Courting Cryptocurrency: Indian Supreme Court quashes ban on cryptocurrency
April 8, 2020
2 min read
What's going on here?
In what has been deemed as a “historic day” for crypto trading in India, The Supreme Court of India quashed an order by the Reserve Bank that disallowed trading in cryptocurrency on 4 March 2020.
What does this mean?
In 2018, the Reserve Bank of India (RBI), India’s Central Bank, banned crypto traders from accessing formal banking channels. The top court in the country has referred to the ban on crypto trading as “disproportionate”. RBI’s decision forced crypto exchanges to relocate to other countries, change their business model, and in some cases, shut down completely. The Central Bank’s circular was challenged by the industry as well as the public, and the combined case was finally brought to The Supreme Court by the Internet & Mobile Association of India (IAMAI). This Association includes members such as Yahoo, Apple, and eBay.
What's the big picture effect?
The RBI’s key argument was that cryptocurrency is a digital means of payment, and therefore, it was “empowered by law” to intervene. The IAMAI argued that cryptocurrencies can serve as a commodity (store of value) and as a medium of exchange, and therefore the RBI lacked the jurisdiction to ban such services.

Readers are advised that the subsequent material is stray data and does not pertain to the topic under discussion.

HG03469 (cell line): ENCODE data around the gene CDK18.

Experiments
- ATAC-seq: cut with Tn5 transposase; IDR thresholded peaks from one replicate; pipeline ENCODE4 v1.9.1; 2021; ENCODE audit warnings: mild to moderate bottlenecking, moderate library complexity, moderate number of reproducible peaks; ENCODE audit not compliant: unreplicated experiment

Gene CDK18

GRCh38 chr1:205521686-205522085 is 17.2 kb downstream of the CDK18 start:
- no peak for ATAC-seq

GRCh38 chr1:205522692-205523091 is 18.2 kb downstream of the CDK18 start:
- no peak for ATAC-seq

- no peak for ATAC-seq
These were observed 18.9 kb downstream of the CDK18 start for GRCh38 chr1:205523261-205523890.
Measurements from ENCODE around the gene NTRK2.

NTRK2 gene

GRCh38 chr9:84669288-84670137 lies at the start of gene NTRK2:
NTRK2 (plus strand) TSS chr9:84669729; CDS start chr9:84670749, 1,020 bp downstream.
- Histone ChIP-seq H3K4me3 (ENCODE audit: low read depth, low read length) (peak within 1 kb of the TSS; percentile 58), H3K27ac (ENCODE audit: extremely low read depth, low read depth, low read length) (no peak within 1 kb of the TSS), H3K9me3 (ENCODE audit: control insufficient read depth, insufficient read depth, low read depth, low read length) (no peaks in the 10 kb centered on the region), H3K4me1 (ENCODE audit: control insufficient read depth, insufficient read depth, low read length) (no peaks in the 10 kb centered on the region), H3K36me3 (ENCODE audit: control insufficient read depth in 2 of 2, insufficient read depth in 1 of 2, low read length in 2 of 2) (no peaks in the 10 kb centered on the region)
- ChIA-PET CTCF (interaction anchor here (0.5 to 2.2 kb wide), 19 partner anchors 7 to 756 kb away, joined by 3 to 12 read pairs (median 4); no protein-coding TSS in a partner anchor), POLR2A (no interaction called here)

Although a lot more needs to be done on a policy level, this decision will have a knock-on effect on the crypto market. This is a boost for financial inclusion in India, a country with around 1.2 billion mobile subscribers and over 580 million bank accounts. This decision means that these currencies can now be effectively regulated under a much-awaited comprehensive regime.
Meanwhile, in South Korea, there is a new Bill that provides a framework for regulating crypto trading. People could already trade in cryptocurrencies with over 30 exchanges prior to the Bill, but with the new rules introduced in the Bill, the number of accredited exchanges is set to fall to 5-7.
In the West, these developments are being closely followed, especially in the United States. The Crypto-Currency Bill of 2020 was recently introduced in order to create a Federal Digital Asset Regulator. Although, with the current COVID-19 emergency, this is unlikely to go ahead in the near future.
The decision of the Indian Supreme Court is surely a step in the right direction towards a more recognised and regulated crypto ecosystem. With simultaneous developments in India, South Korea, and the wider global economy, the recognition and regulation of cryptocurrencies is definitely on the global agenda.
Report written by Maya Sajeev
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